Most Massachusetts personal injury lawsuits proceed in a back-and-forth fashion reminiscent of a tennis match. The plaintiff serves his or her complaint on the defendant, and then the defendant responds by filing an answer.
The parties then file discovery requests, to which the opposing party files an answer. Motions may be filed, with responses thereto filed by the other side. Eventually, if the case is not settled, a trial is held, with more back-and-forth exchanges between the plaintiff and the defendant.
Sometimes, however, a defendant may not conduct his or herself in the usual manner, potentially leading to a default judgment – a judgment declaring that the plaintiff is entitled to relief because the defendant has failed to file an answer denying the allegations in his or her complaint.
Facts of the Case
In a recent Massachusetts Appeals Court case, the plaintiff was a man who alleged that he was injured while working for a roofing company in 2014. More specifically, the plaintiff claimed that, while he was climbing a ladder at a construction site, a subcontractor’s vehicle struck the building that he was attempting to climb, knocking shingles from the building and causing him to fall.
The plaintiff filed a complaint against the defendant construction company in September, 2014, alleging that the defendant was negligent in the oversight and supervision of the project. In November, 2014, a return of service was filed. The return was signed by a deputy sheriff, who averred that he had hand-delivered a copy of the summons and complaint to a particular individual whom the deputy believed was the “person in charge.” The defendant did not respond to the plaintiff’s complaint. In 2016, a default judgment was entered against the defendant, and a writ of execution was entered in favor of the plaintiff in the amount of $3,450,901.
In 2017, the defendant filed a motion for relief from the default judgment, along with several affidavits averring, among other things, that the person who was served with the lawsuit was “never the person in charge” of the construction project where the plaintiff was hurt. The trial court denied the defendant’s motion, and the defendant appealed.
The Court’s Decision on Appeal
The appellate court vacated the lower tribunal’s decision, concluding that the motion should not have been denied on the affidavits and that further proceedings were necessary in order to determine whether the defendant was entitled to relief from the default judgment previously entered against it.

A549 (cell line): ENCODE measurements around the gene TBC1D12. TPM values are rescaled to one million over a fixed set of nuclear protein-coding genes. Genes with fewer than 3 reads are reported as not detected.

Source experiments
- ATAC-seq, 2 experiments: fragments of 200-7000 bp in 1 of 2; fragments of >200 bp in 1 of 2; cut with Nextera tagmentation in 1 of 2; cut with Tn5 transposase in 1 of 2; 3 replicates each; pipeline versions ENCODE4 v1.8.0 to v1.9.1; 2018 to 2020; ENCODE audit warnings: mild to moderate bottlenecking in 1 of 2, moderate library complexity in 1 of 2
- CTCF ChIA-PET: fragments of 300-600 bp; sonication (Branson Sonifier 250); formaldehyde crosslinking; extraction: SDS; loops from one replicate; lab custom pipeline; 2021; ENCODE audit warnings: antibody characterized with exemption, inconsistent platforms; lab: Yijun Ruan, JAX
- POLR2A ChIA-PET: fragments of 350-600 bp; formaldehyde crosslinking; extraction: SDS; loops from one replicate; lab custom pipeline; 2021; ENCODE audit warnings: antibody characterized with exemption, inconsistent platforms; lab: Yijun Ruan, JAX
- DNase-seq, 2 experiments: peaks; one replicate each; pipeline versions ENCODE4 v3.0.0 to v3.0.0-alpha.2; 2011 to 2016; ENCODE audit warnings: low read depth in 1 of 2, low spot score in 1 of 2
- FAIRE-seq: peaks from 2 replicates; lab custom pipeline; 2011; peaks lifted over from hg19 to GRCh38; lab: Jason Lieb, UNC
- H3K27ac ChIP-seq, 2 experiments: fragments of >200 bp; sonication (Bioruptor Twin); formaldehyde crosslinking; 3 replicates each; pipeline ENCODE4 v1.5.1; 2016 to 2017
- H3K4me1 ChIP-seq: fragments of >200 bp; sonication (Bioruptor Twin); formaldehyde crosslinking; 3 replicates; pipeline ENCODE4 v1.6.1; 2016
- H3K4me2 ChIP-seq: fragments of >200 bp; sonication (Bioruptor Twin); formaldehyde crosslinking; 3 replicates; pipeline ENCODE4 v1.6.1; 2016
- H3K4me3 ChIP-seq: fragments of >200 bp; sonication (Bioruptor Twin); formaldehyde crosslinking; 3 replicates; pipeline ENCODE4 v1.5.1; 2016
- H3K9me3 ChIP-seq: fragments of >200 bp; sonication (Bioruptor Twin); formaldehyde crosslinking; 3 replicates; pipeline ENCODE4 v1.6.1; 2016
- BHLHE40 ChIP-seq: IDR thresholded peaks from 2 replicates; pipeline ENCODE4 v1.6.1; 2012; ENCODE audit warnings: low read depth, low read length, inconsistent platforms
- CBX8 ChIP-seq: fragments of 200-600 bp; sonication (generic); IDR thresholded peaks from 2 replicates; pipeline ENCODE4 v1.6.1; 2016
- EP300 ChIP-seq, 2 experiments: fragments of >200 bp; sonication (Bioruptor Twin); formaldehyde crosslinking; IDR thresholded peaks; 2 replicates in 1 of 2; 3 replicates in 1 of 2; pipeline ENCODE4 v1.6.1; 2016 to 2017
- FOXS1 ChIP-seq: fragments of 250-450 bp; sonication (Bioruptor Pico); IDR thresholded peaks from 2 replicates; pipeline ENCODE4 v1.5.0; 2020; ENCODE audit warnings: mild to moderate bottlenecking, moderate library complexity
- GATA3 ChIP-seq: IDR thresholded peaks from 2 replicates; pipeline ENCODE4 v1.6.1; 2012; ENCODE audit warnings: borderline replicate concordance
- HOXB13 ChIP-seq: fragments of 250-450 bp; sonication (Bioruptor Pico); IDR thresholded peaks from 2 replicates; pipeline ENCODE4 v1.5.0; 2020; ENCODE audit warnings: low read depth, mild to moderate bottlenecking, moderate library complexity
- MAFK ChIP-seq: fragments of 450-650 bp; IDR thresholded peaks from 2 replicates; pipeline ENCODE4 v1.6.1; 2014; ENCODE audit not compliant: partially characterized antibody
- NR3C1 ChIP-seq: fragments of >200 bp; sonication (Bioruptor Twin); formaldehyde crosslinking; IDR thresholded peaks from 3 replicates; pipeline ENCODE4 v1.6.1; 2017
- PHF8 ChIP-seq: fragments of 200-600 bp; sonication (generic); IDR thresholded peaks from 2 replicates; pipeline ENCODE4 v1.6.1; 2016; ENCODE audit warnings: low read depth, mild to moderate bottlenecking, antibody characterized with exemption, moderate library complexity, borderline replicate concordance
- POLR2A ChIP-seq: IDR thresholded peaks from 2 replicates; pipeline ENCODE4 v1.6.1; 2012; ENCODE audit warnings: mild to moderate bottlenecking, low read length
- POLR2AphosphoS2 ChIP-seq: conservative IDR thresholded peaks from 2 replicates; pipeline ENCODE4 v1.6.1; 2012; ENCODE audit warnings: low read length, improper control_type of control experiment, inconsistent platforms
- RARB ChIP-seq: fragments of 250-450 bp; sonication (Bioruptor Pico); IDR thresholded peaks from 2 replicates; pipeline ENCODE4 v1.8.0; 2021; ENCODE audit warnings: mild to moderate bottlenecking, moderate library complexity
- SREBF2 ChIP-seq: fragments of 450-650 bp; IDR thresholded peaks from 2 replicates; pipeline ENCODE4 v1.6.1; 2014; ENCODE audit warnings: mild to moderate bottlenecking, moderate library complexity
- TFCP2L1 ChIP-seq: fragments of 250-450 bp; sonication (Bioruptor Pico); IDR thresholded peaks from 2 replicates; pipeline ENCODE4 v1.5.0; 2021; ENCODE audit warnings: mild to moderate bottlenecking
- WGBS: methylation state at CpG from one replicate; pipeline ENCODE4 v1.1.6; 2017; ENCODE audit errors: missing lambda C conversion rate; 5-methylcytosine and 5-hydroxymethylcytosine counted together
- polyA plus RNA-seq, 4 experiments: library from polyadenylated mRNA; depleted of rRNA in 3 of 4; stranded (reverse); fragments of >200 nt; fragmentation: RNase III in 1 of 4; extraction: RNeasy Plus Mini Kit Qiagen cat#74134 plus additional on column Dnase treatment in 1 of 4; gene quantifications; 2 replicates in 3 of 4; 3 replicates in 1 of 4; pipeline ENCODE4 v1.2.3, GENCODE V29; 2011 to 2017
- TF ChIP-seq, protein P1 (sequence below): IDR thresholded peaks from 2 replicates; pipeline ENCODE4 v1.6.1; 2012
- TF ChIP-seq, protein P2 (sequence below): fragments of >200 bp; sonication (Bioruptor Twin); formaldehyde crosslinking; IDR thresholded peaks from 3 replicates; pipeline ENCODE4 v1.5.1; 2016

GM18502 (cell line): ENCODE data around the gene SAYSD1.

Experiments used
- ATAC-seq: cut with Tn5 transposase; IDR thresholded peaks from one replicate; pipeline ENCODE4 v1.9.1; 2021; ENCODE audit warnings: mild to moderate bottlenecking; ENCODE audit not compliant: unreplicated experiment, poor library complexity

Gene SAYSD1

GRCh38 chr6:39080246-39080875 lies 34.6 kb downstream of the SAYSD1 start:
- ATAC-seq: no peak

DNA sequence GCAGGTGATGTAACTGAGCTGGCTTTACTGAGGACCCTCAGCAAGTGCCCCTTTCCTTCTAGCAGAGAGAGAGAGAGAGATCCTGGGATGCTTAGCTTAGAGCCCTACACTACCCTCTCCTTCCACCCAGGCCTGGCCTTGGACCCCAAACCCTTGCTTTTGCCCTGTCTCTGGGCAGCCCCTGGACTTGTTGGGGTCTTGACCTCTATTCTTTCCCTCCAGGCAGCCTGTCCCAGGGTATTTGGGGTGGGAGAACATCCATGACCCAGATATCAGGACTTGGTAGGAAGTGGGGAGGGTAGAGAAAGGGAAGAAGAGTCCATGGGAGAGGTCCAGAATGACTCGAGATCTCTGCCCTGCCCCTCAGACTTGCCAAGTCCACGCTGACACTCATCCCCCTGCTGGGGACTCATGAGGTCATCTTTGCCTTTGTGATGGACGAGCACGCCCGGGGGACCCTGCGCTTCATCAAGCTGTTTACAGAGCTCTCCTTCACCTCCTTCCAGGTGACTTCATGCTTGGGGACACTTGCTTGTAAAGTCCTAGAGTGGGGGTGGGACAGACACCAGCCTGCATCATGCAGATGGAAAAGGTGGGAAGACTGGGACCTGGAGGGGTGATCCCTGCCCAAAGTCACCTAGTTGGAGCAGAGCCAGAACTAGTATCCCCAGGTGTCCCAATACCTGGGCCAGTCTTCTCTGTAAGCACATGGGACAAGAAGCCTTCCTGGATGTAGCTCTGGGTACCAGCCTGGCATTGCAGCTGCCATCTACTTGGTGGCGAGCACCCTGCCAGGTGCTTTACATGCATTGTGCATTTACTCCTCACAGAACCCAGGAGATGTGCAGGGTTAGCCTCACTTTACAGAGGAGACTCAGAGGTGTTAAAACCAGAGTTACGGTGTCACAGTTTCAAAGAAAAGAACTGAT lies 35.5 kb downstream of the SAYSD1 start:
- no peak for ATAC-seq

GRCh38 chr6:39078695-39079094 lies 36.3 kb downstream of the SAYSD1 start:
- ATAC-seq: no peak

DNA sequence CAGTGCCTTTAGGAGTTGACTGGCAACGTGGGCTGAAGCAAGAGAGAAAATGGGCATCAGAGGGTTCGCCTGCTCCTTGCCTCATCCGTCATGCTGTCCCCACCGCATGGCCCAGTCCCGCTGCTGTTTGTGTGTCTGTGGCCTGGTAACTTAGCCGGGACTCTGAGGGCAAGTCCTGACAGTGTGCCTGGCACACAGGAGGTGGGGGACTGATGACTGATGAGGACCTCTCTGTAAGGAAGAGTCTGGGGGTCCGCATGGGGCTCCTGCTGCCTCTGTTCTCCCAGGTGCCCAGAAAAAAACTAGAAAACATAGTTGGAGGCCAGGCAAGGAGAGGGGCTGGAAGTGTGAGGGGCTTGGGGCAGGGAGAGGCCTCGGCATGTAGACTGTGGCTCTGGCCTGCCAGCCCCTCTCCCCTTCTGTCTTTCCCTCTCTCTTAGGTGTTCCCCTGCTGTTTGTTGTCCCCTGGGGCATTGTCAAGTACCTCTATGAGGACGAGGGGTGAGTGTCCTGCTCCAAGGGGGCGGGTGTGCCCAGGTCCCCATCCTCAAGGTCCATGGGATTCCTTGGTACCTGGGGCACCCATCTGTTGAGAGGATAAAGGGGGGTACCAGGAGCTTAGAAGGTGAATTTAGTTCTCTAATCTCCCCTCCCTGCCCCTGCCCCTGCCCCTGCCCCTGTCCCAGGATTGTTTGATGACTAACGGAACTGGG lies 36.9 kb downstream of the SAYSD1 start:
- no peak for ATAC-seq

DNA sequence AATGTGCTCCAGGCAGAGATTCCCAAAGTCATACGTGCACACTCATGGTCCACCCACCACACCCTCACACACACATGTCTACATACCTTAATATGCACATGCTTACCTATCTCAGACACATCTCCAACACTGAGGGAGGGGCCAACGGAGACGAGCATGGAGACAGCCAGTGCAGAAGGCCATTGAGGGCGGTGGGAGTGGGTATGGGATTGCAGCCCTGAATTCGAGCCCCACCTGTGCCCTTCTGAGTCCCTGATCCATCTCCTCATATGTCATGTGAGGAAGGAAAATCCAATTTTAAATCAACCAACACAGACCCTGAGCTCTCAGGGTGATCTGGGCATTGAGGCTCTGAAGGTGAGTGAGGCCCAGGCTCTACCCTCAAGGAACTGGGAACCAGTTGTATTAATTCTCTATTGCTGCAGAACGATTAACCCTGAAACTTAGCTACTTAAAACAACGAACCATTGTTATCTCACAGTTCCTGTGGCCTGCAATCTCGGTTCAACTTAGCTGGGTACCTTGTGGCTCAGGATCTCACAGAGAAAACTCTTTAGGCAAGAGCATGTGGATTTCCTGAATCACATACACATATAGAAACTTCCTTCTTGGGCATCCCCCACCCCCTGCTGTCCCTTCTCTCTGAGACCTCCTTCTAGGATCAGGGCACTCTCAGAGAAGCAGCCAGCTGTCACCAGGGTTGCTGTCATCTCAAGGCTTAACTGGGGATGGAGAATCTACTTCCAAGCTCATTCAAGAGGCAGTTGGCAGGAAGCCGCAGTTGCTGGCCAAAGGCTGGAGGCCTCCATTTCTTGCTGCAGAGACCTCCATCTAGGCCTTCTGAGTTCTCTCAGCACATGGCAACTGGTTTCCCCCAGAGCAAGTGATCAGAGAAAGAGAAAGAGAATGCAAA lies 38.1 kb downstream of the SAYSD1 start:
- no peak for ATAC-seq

In so holding, the court noted that, Under Mass. R. Civ. P. 60(b)(b), a defendant may seek relief from a judgment when that judgment is void due to lack of proper service. The plaintiff has the burden of establishing the validity of service of process when a motion for relief from a void judgment is filed. Here, the plaintiff’s submission of the return of service of process was prima facie evidence that service was validly made.
However, the defendant against whom such evidence has been established can offer a rebuttal in the form of sufficiently detailed affidavits regarding deficiencies in the alleged service of process made upon him, her, or it. In this case, the affidavits offered by the defendant were such that further inquiry should have been made by the trial court. This not having been done, the appellate court found that the appropriate thing to do was to return the case to the lower court so that additional evidentiary development could take place regarding the propriety of the plaintiff’s service of process upon the defendant.
Talk to a Lawyer About a Personal Injury Claim
No one chooses to be hurt at work or while performing job duties on another’s premises. Nevertheless, these types of accidents happen frequently. If you have questions about a possible personal injury lawsuit against a negligent individual, business, or governmental entity, call the experienced Cape Cod injury attorneys at the Law Offices of John C. Manoog, III, at 888-262-6664 today.